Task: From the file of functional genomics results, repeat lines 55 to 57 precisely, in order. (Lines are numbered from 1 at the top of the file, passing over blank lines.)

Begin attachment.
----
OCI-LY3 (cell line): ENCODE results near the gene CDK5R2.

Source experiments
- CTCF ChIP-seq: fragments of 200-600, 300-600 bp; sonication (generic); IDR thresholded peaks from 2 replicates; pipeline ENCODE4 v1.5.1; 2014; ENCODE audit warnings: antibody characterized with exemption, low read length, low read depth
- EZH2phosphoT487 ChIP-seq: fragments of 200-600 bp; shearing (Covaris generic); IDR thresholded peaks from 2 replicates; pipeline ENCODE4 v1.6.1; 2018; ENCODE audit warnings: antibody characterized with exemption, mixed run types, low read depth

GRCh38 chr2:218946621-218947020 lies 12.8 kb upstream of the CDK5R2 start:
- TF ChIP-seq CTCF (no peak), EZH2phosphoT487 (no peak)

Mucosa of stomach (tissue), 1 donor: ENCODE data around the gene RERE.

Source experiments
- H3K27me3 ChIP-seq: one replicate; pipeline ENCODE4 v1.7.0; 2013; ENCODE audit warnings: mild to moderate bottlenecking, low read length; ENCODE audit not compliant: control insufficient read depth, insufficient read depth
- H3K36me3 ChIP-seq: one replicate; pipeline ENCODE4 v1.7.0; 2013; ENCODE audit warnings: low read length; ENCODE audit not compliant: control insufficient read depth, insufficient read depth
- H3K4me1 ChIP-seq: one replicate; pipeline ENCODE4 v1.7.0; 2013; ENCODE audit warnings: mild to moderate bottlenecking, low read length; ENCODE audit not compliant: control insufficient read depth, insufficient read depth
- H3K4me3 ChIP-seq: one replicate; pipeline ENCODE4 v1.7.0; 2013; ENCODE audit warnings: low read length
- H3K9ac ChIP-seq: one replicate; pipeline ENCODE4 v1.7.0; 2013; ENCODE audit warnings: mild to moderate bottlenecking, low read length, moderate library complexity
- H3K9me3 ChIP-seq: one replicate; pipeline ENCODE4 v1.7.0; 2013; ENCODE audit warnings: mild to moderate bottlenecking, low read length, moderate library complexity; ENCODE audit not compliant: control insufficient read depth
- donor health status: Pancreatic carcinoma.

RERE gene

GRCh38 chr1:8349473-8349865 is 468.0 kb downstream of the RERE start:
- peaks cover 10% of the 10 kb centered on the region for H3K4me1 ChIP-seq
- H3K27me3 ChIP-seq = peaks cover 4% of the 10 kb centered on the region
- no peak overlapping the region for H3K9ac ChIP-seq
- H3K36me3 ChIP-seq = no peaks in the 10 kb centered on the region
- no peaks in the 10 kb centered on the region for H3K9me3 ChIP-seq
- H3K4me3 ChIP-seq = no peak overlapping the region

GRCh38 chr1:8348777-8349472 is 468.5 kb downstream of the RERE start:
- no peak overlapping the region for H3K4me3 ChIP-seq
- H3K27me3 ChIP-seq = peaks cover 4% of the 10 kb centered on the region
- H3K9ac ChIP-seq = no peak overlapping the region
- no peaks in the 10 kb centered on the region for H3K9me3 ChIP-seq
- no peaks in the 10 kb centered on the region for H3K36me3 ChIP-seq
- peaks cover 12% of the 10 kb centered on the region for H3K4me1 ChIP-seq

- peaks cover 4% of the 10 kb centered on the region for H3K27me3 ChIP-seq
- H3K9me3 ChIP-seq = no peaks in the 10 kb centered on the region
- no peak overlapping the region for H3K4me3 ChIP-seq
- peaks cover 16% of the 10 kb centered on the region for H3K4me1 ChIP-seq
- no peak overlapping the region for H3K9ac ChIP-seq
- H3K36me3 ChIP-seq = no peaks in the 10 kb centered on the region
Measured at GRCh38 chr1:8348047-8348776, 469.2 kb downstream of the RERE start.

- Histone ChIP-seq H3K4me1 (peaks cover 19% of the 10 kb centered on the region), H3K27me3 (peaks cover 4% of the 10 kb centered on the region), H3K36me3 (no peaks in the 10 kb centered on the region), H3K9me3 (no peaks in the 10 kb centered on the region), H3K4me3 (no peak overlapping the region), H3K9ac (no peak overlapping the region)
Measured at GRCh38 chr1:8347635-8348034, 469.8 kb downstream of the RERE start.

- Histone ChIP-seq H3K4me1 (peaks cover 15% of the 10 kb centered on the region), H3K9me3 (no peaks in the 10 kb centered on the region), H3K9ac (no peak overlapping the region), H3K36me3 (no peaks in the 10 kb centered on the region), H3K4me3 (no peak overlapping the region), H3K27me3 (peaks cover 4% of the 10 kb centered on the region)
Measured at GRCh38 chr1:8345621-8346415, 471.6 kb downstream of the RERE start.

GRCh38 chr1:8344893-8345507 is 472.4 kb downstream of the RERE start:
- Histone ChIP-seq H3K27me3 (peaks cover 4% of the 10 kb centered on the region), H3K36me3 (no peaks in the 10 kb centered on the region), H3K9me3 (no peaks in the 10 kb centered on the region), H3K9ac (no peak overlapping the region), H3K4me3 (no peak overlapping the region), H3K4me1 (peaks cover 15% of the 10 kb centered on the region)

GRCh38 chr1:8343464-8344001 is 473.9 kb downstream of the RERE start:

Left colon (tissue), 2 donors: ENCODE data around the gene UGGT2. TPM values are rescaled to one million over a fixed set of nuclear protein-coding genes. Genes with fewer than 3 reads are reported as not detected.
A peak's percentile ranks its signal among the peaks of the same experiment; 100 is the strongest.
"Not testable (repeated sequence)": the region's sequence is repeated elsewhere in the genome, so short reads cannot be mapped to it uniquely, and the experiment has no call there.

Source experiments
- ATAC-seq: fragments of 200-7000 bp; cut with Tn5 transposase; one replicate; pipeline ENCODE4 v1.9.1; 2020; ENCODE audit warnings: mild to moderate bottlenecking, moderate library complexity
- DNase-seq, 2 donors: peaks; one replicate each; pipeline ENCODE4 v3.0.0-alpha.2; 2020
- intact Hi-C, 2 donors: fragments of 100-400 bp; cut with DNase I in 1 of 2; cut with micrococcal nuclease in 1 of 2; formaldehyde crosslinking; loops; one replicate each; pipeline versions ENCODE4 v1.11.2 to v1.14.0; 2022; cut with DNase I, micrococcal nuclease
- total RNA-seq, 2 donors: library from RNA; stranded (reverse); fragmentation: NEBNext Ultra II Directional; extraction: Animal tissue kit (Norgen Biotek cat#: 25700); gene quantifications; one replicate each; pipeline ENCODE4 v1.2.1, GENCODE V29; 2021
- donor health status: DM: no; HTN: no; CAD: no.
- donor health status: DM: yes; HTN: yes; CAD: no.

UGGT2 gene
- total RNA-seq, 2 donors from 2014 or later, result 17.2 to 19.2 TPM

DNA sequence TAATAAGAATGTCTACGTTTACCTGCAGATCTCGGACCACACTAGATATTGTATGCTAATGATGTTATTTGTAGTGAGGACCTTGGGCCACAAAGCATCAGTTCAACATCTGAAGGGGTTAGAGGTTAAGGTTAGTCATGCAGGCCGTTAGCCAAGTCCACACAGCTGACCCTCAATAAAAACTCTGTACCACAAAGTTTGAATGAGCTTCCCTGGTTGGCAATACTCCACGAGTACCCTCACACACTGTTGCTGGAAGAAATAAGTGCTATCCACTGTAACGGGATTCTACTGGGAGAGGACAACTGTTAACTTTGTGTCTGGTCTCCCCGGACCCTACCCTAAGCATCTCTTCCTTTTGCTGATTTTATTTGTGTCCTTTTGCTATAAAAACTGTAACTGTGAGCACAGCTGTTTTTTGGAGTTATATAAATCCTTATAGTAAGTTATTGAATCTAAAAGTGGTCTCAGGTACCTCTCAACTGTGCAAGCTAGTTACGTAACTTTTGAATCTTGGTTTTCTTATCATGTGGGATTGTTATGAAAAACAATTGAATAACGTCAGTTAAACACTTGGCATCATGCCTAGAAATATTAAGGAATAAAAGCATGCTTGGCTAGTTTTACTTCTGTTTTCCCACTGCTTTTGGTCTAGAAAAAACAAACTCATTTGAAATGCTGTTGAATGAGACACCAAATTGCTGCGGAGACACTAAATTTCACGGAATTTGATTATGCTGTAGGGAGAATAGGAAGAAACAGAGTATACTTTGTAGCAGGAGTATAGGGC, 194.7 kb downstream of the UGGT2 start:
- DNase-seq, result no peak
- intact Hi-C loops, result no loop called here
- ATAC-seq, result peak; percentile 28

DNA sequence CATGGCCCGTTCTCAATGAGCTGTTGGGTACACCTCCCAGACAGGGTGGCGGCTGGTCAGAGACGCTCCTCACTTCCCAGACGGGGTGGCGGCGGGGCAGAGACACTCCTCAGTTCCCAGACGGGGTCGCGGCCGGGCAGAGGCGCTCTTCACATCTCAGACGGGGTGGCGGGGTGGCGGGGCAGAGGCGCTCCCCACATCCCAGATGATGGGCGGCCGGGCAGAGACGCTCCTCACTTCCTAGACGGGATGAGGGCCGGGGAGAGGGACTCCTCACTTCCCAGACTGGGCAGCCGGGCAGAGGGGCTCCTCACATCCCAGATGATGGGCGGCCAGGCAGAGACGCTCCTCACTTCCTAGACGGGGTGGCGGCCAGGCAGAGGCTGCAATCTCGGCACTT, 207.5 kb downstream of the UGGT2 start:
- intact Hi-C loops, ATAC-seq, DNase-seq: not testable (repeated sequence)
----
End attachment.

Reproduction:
UGGT2 gene
- total RNA-seq, 2 donors from 2014 or later, result 17.2 to 19.2 TPM

DNA sequence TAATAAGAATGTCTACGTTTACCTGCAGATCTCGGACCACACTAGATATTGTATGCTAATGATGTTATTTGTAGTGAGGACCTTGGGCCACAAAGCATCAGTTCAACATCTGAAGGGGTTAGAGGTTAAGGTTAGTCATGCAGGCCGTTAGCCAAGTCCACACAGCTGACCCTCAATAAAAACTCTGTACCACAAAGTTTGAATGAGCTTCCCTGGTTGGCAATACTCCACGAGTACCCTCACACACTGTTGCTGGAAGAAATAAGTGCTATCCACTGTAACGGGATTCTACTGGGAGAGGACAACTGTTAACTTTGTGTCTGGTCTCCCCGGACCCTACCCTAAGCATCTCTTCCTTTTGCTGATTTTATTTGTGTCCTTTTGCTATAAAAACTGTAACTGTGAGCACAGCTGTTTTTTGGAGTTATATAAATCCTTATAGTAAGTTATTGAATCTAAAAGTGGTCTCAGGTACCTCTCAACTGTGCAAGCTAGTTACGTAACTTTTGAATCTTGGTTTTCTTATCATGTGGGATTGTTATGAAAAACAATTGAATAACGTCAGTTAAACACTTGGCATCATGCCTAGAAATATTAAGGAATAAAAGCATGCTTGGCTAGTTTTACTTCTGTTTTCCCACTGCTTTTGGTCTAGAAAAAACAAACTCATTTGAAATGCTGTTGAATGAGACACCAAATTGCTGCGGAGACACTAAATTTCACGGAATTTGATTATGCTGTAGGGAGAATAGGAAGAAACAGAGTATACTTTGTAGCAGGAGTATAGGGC, 194.7 kb downstream of the UGGT2 start: